Thursday, December 10, 2009

Indian Banking's Next Two Revolutions

Many Indian villages have over one thousand mobile phones. But no bank accounts.

Welcome to the great Indian revolution.

Even after the sweeping changes brought about by NREGA – the second version of which made bank accounts mandatory – real financial inclusion remains a dream.

Thanks to NREGA, many of India’s poorest of the poor now recognizes the use of a savings account. But that a bank can lend them money to meet their financial goals – even if it is microfinance - is unknown by many. A recent nationwide survey had brought out these shocking facts.

Why couldn’t the country’s public sector banks achieve within 60 years, what a handful of private mobile operators could do in 6?

The easy answer would be the scope for profits, but given the wafer-thin margins with which these large capex mobile operators function, and the efficiency with which many private micro-financiers have developed their businesses recently, bankers would need to find another excuse.

Reserve Bank of India is aware of this challenge, and is now trying to address this in two novel ways, which if fully implemented can change the very landscape of Indian banking, not to mention the achievement of amazing levels of financial inclusion.

One of the RBI strategies would seem like a throwback to the pre-nationalization era. Yes, new private banks are again welcome. But they would be back in a different avatar – Local Area Banks.

Originally conceived in the 1996 Union Budget, local area banks had got a major push with the findings and recommendations of the Raghuram Rajan Committee. RBI plans to address the safety concerns with small private banks by ensuring a higher Capital Adequacy Ratio (CAR) of above 15% - as against regular banks’ 12% - and tough regulations to prevent related party transactions.

If implemented fully, this can be a wave of opportunity for a new generation of financial entrepreneurs, cooperatives, and self-help groups. The distinct advantage RBI sees with the move - other than great accessibility – is the creation of tailor-made financial products based on local demand.

The second RBI initiative was their recent Outreach Program to commemorate their Platinum Jubilee Year. Designed around Governor Dr. D Subbarao’s Zero Finance Inclusion System, the program had inputs from all four Deputy Governors, Shyamala Gopinath, Usha Thorat, Dr. KC Chakrabarty, and Dr. Subir Gokarn.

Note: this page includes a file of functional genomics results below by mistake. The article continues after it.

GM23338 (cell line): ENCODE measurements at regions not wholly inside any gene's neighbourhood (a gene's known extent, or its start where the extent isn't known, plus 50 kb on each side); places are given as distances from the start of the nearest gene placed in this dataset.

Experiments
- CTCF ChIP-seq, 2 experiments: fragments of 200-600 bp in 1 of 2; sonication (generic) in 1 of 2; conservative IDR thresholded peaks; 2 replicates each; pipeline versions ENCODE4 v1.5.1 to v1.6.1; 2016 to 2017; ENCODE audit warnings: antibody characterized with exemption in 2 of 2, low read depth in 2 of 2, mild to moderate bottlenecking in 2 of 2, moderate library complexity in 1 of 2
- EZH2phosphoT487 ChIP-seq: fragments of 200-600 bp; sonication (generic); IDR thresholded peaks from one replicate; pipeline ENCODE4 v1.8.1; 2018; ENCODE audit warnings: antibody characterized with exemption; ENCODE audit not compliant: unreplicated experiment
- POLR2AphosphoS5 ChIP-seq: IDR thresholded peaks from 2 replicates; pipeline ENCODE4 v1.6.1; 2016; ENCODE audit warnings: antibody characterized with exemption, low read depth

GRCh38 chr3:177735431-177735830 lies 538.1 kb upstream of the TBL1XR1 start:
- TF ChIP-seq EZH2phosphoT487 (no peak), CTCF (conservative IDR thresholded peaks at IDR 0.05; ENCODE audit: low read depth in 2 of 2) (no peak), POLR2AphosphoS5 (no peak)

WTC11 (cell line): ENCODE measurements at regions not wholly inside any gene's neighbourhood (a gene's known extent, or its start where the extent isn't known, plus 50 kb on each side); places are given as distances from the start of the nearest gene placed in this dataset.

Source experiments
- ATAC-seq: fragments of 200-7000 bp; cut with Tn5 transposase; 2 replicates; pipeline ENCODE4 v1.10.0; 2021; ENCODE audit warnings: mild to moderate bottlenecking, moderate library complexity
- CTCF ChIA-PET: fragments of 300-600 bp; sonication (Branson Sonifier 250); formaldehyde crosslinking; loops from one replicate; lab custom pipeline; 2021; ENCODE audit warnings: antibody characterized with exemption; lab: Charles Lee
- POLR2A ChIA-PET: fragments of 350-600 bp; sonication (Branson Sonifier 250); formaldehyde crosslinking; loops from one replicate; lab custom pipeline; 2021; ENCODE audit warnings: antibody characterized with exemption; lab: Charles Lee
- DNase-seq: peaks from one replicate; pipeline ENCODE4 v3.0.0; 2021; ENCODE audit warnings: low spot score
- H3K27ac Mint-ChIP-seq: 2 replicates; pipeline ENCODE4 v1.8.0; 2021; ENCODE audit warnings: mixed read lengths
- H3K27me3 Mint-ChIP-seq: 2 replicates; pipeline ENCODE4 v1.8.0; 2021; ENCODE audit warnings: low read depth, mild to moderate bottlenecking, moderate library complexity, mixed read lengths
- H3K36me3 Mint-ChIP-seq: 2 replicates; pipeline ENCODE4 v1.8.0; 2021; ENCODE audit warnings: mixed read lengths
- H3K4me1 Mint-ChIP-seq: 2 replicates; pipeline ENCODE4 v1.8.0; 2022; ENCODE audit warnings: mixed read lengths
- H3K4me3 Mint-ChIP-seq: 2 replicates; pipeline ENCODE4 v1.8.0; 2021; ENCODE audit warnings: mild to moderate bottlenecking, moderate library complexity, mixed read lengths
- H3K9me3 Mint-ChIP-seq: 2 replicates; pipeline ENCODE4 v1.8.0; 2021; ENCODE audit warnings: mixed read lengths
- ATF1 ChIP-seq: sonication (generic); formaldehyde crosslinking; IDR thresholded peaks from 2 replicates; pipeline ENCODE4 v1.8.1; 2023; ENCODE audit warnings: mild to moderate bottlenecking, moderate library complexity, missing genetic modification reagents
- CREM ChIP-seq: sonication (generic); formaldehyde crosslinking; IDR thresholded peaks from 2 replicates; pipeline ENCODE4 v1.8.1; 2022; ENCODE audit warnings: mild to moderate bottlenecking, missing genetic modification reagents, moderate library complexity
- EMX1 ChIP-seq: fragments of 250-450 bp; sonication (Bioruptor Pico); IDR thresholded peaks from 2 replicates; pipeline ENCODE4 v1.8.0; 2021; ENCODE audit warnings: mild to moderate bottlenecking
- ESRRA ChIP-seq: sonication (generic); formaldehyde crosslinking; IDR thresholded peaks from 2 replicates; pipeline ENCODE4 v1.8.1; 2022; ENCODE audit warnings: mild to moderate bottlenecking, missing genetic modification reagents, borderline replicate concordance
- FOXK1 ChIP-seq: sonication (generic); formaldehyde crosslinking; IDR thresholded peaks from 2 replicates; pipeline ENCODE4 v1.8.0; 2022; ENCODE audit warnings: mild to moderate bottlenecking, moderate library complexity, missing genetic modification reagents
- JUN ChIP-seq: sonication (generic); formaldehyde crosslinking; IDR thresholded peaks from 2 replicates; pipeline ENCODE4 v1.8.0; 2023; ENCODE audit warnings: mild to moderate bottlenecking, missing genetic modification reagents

The program has placed a new target for commercial banks that all villages with over 2000 people should get access to financial services by March 2010. Carefully selected and authorized NGOs would be allowed to assist banks in achieving this target. The critical backbone of this initiative would be cutting-edge technologies like mobile banking and biometric identification.

If RBI succeeds in these two initiatives, it would lend some credence to the tall claims of economic liberalization and the telecom / IT revolutions. Then and only then can we take the first step together, as one billion empowered people.

Because for all our optimism, there is a deep chasm between the developed and developing worlds, and that chasm is the financial security of a country’s people. And financial inclusion is the first step towards financial security.


Thursday, December 3, 2009

HDFC Move Too Little, Too Late Against SBI & ICICI?

HDFC Ltd, India's largest home loan provider, and the key promoter of HDFC Bank, has done something to counter SBI, but it might prove to be too little, too late. The dual rate home loan scheme comes with a fixed rate of 8.25 per cent till March 31, 2012 for a 20 year loan of 30 lakh for new customers who apply till January 31. Though 0.25% above SBI's during the first year, the scheme is comparable to SBI's when taking into account the first three years. But it is still inferior in its 0.5% processing fee against SBI's nil charges.

HDFC Bank always had to be content with the No.3 position, behind SBI and ICICI Bank. But the solace was always that it could lead in two retail segments – home and auto loans. But now, even that edge is showing signs of distress.

While SBI has recently caught up with HDFC Bank in both home and auto loan growth, ICICI Bank has also made a dramatic comeback. To counter, HDFC Bank is relying more and more on growing their overall retail loan business, instead of trying to grow their corporate loans, where the competition is even tougher with the likes of PNB & BoB, apart from SBI & ICICI Bank.